The president who said some Nazis are "very fine people" now clutches his pearls over antisemitism

The president who said some Nazis are "very fine people" now clutches his pearls over antisemitism

by digby


President Trump on Tuesday called on Rep. Ilhan Omar (D-Minn.) to resign for comments on Israel that were criticized as anti-Semitic.

“I think she should either resign from Congress or she should certainly resign from the House Foreign Affairs Committee,” Trump said of the freshman lawmaker.

Omar apologized on Monday for suggesting that U.S. support for a Jewish state is the result of money flowing from the American Israel Public Affairs Committee, an influential pro-Israel lobbying group.

The comments were quickly condemned by Speaker Nancy Pelosi (D-Calif.) and other Democratic leaders.

The president said Omar’s comments are “deep seated in her heart” and called her apology “lame.”

Trump was similarly critical of Omar on Monday night but had stopped short of calling on the congresswoman to step down.

“I think she should be ashamed of herself,” Trump told reporters aboard Air Force One.

I haven't commented on this latest controversy because it strikes me as 1) a case of someone just not understanding certain antisemitic memes 2) a case of phony right-wing pearl clutching  as payback for the criticism of their fascist race-baiting congressman Steve King and 3) a case of poor understanding of twitter which every government official who uses it should learn.

But Trump getting involved is just too much. He is, after all, the guy who said that some of those who marched with torches chanting "Jews will not replace us" were very fine people.


Yes, Ilhan Omar walked into an anti-semitic trope by quoting a famous rap lyric that has a certain meaning in this context.  It's an unforced error by a green politician who otherwise has a respectable point of view about AIPAC's influence on politics.

As Peter Beinart explains:
[L]eaders should understand that their words carry historical baggage. Accusing a largely (though not officially) Jewish organization like AIPAC of buying politicians is different than accusing the NRA or the drug industry of buying politicians because modern history is not replete with murderous conspiracy theories about how gun owners and pharmaceutical executives secretly use their money to control governments.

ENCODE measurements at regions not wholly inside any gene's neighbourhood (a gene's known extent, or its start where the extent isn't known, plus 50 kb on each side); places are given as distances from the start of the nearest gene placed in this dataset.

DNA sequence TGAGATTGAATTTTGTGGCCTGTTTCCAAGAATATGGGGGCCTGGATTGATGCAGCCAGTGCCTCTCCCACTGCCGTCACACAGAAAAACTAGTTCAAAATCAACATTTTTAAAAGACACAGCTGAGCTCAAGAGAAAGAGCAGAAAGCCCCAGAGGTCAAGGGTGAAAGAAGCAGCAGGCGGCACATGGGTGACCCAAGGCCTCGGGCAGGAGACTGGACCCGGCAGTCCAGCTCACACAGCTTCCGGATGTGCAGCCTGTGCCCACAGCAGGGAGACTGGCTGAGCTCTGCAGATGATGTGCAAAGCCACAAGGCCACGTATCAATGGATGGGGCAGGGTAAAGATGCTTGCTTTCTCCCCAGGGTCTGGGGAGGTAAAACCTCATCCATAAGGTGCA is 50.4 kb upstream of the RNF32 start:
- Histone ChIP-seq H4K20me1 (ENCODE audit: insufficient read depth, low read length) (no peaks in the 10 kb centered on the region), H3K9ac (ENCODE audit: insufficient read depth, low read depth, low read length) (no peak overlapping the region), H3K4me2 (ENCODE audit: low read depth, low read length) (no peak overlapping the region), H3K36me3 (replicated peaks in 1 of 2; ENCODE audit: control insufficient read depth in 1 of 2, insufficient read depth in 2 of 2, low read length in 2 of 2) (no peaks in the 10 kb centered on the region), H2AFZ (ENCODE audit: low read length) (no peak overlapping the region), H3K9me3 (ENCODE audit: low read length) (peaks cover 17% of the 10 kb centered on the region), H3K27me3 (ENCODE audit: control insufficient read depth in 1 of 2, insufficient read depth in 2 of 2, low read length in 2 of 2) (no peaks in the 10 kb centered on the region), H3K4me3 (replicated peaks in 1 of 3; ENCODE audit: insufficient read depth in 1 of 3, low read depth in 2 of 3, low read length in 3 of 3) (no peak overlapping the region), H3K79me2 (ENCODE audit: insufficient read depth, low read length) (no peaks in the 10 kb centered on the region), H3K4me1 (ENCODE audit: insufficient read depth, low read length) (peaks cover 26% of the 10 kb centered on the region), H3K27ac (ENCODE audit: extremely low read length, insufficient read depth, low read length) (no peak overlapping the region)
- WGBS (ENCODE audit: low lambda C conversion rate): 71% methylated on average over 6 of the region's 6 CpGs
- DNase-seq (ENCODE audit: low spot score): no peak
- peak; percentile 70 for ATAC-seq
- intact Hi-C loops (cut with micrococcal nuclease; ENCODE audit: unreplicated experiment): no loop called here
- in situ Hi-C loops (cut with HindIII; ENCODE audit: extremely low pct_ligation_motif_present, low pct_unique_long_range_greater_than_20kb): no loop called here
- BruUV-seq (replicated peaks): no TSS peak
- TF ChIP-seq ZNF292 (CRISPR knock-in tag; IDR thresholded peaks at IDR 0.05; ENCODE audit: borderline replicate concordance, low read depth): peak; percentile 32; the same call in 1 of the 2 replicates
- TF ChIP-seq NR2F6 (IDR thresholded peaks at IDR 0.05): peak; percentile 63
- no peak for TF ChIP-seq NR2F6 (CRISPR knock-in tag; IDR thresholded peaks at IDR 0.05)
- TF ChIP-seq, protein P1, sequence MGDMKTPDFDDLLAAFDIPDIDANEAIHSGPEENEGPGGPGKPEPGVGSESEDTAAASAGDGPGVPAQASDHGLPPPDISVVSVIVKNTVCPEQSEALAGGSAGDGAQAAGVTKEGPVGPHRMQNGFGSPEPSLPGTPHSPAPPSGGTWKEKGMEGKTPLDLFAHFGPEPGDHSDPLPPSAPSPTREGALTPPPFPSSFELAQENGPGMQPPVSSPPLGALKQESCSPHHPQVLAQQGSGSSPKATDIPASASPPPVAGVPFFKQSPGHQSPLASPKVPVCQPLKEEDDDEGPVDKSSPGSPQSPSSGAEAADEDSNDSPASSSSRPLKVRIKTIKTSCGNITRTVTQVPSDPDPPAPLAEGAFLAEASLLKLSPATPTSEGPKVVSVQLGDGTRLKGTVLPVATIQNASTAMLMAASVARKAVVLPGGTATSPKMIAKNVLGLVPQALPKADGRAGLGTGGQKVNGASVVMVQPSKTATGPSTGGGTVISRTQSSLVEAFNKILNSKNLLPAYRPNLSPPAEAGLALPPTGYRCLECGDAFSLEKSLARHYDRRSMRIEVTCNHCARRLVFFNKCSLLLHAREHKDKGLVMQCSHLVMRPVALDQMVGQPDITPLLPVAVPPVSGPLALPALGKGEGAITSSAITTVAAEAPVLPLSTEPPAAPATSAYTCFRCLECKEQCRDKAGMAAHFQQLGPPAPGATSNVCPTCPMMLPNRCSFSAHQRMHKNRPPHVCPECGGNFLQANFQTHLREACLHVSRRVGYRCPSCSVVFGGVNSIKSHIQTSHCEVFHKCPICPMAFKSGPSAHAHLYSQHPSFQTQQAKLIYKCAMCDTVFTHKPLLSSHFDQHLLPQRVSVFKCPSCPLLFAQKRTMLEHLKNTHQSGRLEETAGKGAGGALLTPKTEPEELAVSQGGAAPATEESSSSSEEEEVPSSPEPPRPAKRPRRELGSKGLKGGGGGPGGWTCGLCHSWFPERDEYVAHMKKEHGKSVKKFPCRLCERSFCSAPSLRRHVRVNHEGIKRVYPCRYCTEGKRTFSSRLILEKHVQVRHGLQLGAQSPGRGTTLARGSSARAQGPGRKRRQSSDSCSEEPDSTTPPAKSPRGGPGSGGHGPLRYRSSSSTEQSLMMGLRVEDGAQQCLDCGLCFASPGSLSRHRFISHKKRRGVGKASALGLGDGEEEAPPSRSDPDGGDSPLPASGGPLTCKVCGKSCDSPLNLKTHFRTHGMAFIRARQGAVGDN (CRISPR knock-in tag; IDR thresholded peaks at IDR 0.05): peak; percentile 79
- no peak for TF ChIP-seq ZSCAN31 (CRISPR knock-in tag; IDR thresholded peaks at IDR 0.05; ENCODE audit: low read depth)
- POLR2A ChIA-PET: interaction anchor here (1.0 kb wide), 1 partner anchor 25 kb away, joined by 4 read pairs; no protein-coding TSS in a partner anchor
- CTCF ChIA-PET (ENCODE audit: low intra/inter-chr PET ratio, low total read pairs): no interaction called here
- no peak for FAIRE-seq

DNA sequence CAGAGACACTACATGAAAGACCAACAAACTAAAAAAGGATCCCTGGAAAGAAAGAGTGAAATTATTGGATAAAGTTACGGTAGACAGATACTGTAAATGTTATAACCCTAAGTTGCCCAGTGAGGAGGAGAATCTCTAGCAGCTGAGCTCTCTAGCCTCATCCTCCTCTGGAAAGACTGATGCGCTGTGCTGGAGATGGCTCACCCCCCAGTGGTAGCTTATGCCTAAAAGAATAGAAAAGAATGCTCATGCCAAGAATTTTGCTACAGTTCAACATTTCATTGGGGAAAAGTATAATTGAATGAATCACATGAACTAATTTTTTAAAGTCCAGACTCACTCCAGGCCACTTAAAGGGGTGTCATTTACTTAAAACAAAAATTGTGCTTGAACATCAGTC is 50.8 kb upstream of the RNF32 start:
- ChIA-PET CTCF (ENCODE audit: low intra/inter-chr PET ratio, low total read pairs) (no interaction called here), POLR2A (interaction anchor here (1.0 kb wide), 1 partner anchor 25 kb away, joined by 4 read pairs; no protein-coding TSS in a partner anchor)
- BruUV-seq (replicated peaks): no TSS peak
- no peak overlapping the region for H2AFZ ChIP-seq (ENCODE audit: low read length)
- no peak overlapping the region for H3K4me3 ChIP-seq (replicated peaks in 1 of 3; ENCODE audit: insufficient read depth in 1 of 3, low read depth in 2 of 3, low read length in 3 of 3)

That doesn’t mean it’s illegitimate to talk about AIPAC’s fundraising, any more than it’s illegitimate to talk about O.J. Simpson killing a white woman. Given the toxic stereotypes that such discussions evoke, however, they must be handled with care.

Omar apologized and it was not lame at all. It was in her words "unequivocal." Enough.

The big picture is this. In today's politics you just have to be aware of these cross-currents. You must be thoughtful, not just about the point you are trying to make and what informs it, but how your way of expressing it will be received by the wider audience and those who have historically been stereotyped in a particular way. We are living through a process of reorientation of how we talk to one another --- and a process of recognition about how we think of one another.  Some Democratic politicians have a good instinct for how to express this (AOC is a good example) and others have a bit of a learning curve.

You can say anything you want and fight it out on social media if you are an average citizen (or Trump.) But Democrats, who all represent a diverse coalition, must master these rules on social media.
This is one of the main cultural war battle lines of our time and much of what fuels our polarized politics. The right is fighting this reorientation with everything they have. And the liberal coalition is going through an evolution as well, as they discover fault lines they may not have been aware of.

Again, none of that is to suggest that you cannot talk about the fact that AIPAC influences America's policy toward Israel and Palestine. Of course it does. And even more influential is the vast conservative evangelical bloc which is fanatical in their support for Israel for its own reasons. Opposing these policies is completely legitimate. This is America. But everyone in the Democratic coalition has to be thoughtful about how they talk about these things, especially in the face of the cretinous red-hatted right wingers for whom racism is their organizing principle.